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Container carriers introduce low water surcharges for Montreal calls

2018-07-31

McKeil Marine's Evans Spirit  won the International Bulk Journal's 2016 Ship of the Year Award during the IBJ's Salute to Excellence in the Maritime Bulk Industry gala awards ceremony in London, UK on November 21.
"It's a fantastic way to closeout our 60th anniversary year: having a vessel named after our founder, Evans McKeil, win this prestigious international award," said Steve Fletcher, President and CEO of McKeil Marine.
Acquired by McKeil in 2015, the Evans Spirit is a cargo ship with the shallow draught characters of a tug and barge; however, compared to a tug-and-barge unit, she can transport approximately 40 per cent more cargo about 50 per cent faster on a very similar amount of fuel.  She is in service throughout the Great Lakes and St. Lawrence River.
Evans Spirit was shortlisted for 2016 Ship of the Year competing with three other vessels: CS Bright, Mitsui OSK Lines, Japan;  Damen Shipyards, Netherlands; and MN Baroque, Swiss Marine, Switzerland. The award is presented to the owner, operator or builder of an outstanding individual bulk ship. Judged on operational efficiency, design innovation, safety and environmental protection, the Evans Spirit was selected as winner. (Photo Paul Beesley).

 

Several major container carriers have introduced low water surcharges (LWS) on cargo moving to and via the Port of Montreal. The surcharges were effective July 30 in the case of Maersk Line and August 1 for customers of Hapag-Lloyd and CMA CGM. OOCL has also taken a similar measure which is a common procedure for carriers in periods of lower water levels on the St. Lawrence River.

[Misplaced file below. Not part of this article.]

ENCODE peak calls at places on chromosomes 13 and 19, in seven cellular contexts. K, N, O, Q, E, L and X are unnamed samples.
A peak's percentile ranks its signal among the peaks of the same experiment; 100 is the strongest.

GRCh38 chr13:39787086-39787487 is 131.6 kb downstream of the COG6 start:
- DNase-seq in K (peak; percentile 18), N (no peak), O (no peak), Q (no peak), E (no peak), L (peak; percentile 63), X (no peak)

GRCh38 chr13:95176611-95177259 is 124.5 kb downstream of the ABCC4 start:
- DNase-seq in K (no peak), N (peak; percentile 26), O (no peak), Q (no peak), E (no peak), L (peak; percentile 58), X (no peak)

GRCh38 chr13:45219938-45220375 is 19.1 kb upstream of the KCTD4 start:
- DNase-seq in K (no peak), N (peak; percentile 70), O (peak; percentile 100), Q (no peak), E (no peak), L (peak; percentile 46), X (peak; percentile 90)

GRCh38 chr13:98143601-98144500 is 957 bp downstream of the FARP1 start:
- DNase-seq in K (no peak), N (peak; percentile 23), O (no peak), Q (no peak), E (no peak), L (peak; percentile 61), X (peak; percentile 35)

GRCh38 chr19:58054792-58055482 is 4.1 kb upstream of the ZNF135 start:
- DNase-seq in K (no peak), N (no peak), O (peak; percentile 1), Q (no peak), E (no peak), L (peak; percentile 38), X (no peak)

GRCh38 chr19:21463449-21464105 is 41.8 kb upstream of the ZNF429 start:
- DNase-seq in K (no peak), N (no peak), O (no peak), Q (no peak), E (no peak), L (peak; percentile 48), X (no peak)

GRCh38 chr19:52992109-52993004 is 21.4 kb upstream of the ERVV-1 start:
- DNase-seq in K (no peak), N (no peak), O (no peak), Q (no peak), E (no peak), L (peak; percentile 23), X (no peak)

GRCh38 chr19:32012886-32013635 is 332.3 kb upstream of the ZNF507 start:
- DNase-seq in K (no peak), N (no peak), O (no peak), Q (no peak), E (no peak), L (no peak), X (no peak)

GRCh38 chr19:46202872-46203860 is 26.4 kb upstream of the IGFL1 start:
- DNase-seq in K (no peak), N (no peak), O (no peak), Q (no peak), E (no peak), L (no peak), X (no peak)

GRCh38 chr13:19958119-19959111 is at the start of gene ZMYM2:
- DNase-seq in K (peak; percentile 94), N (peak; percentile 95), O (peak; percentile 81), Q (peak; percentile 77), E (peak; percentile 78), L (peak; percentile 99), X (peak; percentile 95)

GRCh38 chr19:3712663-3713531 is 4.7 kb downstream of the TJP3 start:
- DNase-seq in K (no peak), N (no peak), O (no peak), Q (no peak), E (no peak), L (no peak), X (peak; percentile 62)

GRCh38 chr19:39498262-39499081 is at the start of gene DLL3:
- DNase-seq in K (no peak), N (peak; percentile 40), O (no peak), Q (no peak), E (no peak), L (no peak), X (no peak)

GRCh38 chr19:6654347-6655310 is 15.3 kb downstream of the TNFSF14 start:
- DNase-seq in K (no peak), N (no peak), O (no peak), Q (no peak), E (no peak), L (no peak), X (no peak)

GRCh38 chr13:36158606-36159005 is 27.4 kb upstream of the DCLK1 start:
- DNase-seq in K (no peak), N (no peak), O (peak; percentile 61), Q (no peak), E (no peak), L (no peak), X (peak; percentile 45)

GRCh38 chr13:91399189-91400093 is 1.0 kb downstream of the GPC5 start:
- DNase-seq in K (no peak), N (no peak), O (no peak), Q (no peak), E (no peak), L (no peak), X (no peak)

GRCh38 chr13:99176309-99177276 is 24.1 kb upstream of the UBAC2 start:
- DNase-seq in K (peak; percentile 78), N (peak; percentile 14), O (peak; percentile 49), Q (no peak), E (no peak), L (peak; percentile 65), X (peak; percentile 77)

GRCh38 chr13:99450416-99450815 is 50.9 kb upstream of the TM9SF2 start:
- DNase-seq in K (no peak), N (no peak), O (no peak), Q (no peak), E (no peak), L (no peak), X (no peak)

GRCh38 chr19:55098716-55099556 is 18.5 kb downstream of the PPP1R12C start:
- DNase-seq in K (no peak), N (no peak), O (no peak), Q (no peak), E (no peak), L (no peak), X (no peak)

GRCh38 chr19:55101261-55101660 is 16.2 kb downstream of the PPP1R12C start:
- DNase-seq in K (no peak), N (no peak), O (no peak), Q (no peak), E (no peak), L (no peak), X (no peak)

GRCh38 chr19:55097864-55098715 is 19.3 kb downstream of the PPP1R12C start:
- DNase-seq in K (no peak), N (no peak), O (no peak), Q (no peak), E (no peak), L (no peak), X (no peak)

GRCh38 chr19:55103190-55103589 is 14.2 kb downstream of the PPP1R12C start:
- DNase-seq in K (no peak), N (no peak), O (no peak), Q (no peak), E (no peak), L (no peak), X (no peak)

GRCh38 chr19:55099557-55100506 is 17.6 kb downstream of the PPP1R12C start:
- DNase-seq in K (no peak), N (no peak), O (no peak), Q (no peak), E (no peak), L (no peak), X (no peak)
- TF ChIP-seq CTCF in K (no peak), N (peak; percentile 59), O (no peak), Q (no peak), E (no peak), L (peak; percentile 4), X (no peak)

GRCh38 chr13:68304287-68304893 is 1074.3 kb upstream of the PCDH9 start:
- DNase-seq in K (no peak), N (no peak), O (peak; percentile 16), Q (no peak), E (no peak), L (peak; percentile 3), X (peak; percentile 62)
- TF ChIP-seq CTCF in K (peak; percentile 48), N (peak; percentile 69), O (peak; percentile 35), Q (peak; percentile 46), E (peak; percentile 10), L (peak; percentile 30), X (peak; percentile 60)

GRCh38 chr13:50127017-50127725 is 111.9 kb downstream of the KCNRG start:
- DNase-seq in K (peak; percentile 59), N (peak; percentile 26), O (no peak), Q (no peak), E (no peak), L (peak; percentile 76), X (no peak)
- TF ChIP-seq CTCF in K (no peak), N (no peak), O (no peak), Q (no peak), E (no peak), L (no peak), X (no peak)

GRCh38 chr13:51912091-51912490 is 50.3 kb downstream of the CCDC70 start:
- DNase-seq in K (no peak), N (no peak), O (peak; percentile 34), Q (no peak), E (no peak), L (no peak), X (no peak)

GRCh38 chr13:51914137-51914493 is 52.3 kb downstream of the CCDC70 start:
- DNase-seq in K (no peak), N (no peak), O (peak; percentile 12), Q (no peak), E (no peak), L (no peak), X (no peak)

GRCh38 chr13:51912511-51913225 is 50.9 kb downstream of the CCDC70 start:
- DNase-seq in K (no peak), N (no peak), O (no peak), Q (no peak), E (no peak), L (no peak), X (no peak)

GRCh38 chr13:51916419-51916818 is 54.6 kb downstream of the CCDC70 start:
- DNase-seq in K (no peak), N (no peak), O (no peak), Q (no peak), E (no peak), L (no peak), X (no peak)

But Tony Boemi, Vice-President Growth and Development of the Montreal Port Authority, told Maritime Magazine that "carriers have their own reasons that we prefer not to comment upon. But we have continued to operate during the whole year at depths of over 12 metres, slightly higher than the chart datum of 11.3 metres."

He also indicated that the port was on track for another record year in container cargo, with year-to-date volume up 6.5% at the end of June. "This included a 4% increase in European business."

Last year, Montreal handled 1.5 million TEU.

Nils Haupt, a spokesman for Hapag-Lloyd, stated that "the amount of cargo we cannot load depends on the water level forecasted for Montreal for the time our vessel is scheduled to arrive there. This means we need to determine about three weeks prior to arrival in Montreal how much cargo we can load."

The lightened payloads can result in up to 500 TEU in lost cargo, he affirmed.
The LWS by Maersk, Hapag-Lloyd and OOCL add US$100 on 20-ft containers and US$150 on 40 and 45-foot containers. For its part, CMA is charging an extra US$150 for both 20 and 40-foot containers. (photo APM)

 
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